In 2009-10, Arunachal Pradesh received 72.9% of its revenues in form of grants from the centre. The figure went up to 79.4 % in 2010-11. It is expected to be 78% in 2011-12.

The story is similar for almost all the other states. A look at (Table 1) confirms that.

The worst performer however has been Nagaland. In 2009-10 and 2010-11 it received 80% of its revenues from the Centre. It is expected to marginally fall to 77.3% according to budget estimates of 2011-12.

Assam, on the other hand, has performed better. In 2009-10 it received only 34.2% of its revenues from the Centre. The ratio worsened to 41.3% in 2010-11.However, it still remains the most independent of the north eastern states.

Financials Of North East States

Let’s now look at the financial condition of these states, firstly the indebtedness of the states or debt-GSDP ratios.

Table 2

State2004-08(Avg)2008-092009-102010-112011-12 (BE)
Arunachal Pradesh60.3103.246.242.340.0

(Figures are in %)

Source: RBI State Budget Study 2011-12

For absolute debt figures refer to (Table 4) below

The debt-GSDP ratios of the north eastern states are much higher than the non-special status states. In 2010-11 only Assam and Meghalaya have managed to keep the figure below 30% which incidentally is better than figures for a state like West Bengal, which had a figure of 39.54%.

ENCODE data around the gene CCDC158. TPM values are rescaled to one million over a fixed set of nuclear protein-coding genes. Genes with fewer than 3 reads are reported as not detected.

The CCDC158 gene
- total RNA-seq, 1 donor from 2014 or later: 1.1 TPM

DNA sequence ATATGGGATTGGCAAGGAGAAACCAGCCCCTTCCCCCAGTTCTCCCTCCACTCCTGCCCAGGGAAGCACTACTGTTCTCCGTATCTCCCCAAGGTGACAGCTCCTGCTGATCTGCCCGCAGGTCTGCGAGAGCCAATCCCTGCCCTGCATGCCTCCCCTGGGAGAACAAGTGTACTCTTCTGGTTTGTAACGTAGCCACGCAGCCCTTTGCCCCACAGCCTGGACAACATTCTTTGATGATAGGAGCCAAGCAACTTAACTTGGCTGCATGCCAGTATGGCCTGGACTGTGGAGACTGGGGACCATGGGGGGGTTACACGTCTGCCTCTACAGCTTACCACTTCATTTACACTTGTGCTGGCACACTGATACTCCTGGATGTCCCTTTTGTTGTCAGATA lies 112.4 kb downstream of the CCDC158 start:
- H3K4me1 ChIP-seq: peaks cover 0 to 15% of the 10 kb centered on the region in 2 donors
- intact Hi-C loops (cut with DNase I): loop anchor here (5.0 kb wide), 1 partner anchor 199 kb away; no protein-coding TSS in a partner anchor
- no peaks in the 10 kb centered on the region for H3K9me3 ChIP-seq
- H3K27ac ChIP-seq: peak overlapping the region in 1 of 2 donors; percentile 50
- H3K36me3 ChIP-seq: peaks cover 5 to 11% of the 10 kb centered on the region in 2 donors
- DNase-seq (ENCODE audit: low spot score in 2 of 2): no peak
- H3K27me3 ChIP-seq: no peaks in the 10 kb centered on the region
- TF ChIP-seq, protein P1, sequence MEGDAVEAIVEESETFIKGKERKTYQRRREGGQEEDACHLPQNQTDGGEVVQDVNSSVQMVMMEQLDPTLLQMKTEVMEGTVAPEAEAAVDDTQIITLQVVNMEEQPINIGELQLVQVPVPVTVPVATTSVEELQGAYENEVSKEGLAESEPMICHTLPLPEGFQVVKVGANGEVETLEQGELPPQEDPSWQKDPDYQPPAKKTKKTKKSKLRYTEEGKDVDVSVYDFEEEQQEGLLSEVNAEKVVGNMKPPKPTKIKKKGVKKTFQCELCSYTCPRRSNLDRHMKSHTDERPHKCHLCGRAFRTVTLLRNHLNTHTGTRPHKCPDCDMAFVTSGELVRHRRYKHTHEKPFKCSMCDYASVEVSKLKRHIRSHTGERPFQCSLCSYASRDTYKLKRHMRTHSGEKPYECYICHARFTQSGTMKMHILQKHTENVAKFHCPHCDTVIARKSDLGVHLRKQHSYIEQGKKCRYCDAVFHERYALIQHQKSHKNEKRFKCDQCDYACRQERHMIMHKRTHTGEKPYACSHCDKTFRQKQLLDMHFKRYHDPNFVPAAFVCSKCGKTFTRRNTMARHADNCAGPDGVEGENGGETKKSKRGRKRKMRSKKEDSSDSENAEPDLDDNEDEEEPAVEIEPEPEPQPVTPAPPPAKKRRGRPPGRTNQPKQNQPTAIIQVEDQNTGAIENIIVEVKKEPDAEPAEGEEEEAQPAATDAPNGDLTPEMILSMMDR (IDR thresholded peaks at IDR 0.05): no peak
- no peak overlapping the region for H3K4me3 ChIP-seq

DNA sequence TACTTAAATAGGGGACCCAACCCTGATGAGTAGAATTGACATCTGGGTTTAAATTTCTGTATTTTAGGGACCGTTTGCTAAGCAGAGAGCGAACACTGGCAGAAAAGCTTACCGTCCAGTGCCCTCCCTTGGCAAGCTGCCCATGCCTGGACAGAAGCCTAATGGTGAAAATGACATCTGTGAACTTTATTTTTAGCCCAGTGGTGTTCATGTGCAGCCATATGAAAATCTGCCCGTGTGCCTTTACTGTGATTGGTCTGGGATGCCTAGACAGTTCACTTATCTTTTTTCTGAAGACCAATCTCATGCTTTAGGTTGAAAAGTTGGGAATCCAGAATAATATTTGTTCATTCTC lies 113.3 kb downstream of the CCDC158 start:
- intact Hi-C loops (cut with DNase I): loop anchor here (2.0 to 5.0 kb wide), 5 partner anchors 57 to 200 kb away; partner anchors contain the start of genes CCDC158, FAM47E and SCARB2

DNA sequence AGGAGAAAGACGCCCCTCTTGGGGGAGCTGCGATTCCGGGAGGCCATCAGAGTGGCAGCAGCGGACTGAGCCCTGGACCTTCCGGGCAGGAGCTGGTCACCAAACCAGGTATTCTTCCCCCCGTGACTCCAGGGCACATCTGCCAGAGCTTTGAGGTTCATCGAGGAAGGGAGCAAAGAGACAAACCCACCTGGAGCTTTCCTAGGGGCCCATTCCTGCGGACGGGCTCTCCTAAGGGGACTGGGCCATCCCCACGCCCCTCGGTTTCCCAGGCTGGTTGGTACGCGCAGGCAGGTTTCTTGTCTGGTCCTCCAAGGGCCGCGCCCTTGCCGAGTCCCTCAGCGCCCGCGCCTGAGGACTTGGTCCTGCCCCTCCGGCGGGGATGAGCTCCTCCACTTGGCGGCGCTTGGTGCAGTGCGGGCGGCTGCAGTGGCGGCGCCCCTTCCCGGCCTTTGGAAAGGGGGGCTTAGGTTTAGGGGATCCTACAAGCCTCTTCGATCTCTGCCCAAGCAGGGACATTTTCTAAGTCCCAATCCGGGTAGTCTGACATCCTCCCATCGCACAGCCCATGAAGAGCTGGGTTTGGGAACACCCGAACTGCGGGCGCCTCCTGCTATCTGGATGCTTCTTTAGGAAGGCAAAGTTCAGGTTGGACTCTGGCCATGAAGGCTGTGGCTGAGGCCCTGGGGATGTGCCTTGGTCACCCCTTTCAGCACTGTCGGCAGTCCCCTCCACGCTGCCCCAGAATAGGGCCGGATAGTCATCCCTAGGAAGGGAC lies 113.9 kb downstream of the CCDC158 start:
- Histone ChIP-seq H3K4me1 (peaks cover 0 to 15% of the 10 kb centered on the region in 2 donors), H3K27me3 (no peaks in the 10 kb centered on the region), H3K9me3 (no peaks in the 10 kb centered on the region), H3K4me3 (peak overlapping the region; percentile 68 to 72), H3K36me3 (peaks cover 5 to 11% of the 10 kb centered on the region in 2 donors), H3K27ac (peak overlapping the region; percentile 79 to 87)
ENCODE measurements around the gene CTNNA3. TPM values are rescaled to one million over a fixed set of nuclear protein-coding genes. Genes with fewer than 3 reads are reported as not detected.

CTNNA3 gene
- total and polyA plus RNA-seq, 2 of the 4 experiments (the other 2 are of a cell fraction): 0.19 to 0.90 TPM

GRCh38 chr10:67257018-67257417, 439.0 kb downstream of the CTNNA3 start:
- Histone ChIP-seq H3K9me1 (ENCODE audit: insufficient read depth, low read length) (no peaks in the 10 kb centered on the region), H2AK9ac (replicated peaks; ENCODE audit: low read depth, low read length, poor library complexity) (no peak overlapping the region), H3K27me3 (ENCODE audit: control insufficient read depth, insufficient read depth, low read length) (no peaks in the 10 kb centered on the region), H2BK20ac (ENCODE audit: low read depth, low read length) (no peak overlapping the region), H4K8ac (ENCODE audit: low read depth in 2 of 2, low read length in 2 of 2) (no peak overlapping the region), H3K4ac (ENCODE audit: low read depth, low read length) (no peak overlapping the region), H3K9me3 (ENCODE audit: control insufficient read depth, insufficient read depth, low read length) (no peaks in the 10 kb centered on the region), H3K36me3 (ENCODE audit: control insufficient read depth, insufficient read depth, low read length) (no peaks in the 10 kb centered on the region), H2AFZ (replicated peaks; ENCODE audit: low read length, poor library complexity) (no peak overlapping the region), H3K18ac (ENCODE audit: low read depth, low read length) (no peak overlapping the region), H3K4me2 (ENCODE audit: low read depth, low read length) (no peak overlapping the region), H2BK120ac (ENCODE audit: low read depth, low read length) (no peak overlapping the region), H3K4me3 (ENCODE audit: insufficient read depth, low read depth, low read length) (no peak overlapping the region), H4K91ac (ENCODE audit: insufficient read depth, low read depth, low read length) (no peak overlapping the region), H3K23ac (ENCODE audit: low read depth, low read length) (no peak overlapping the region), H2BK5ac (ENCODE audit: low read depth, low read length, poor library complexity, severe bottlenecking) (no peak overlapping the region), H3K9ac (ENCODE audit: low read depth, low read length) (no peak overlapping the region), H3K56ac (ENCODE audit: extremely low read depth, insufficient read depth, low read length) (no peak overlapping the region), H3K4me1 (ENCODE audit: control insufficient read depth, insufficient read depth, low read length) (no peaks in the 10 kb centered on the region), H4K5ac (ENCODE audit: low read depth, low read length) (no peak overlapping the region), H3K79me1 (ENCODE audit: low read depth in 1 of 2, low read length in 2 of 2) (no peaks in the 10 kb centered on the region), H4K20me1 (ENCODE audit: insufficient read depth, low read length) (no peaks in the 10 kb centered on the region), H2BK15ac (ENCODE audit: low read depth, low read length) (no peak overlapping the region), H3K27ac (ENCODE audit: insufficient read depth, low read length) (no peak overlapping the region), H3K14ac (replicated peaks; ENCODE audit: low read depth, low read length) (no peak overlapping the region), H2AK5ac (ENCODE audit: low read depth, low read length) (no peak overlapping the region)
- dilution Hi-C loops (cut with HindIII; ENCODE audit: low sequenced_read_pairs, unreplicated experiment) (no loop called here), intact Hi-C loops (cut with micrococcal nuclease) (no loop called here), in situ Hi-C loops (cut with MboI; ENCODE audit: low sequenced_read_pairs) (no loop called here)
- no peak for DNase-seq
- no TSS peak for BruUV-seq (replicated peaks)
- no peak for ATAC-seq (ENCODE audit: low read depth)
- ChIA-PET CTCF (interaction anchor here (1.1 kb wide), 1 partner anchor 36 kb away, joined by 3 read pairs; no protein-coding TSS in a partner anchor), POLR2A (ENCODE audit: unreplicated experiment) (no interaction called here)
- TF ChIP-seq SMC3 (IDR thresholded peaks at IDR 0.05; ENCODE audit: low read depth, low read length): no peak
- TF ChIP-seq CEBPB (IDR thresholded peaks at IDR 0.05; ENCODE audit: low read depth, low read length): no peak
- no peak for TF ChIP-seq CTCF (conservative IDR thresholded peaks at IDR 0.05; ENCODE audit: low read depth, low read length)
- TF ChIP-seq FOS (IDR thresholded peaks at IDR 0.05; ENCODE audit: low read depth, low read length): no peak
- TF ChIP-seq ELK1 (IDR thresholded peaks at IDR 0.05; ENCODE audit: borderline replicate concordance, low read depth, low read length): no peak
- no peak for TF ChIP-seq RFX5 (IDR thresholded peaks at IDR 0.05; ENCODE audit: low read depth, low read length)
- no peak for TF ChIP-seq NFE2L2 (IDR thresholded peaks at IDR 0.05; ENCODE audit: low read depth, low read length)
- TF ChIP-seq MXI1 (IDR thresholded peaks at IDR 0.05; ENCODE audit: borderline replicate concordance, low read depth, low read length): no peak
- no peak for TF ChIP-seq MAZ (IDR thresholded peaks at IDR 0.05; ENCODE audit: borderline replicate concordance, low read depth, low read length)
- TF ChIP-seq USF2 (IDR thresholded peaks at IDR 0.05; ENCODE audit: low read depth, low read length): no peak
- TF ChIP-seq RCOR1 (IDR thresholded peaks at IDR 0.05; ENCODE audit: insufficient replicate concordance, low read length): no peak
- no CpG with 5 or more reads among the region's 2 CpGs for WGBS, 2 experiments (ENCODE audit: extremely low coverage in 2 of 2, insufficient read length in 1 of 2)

The debt-GSDP ratios of the north eastern states are generally high. Over the period 2004-08, the average debt-GSDP ratio of Arunachal Pradesh was as high as 60.3%. It went up to 103.2% in 2008-09. Since then it has been controlled and brought down to 42.3 % in 2010-11.

Manipur has consistently had a high debt-GSDP ratio. It was 67.3% over the period 2004-08. It has consistently remained in the high 60 range. In 2010-11 it was 66.9%.

Mizoram had a debt-GSDP ratio of 105.1% over the period 2004-08. Even though Mizoram has done better than Manipur when it comes to controlling debt, the figures were still at a very high level of 68.4% in 2010-11.

The better performers are Meghalaya and Assam. Assam had a figure of 30.4% over the period 2004-08. It has managed to reduce it to 26.2% in 2010-11. Meghalaya which had a figure of 34.6% over 2004-08 managed to reduce it to 29.4% in 2010-11. These incidentally are better figures than ones registered by West Bengal.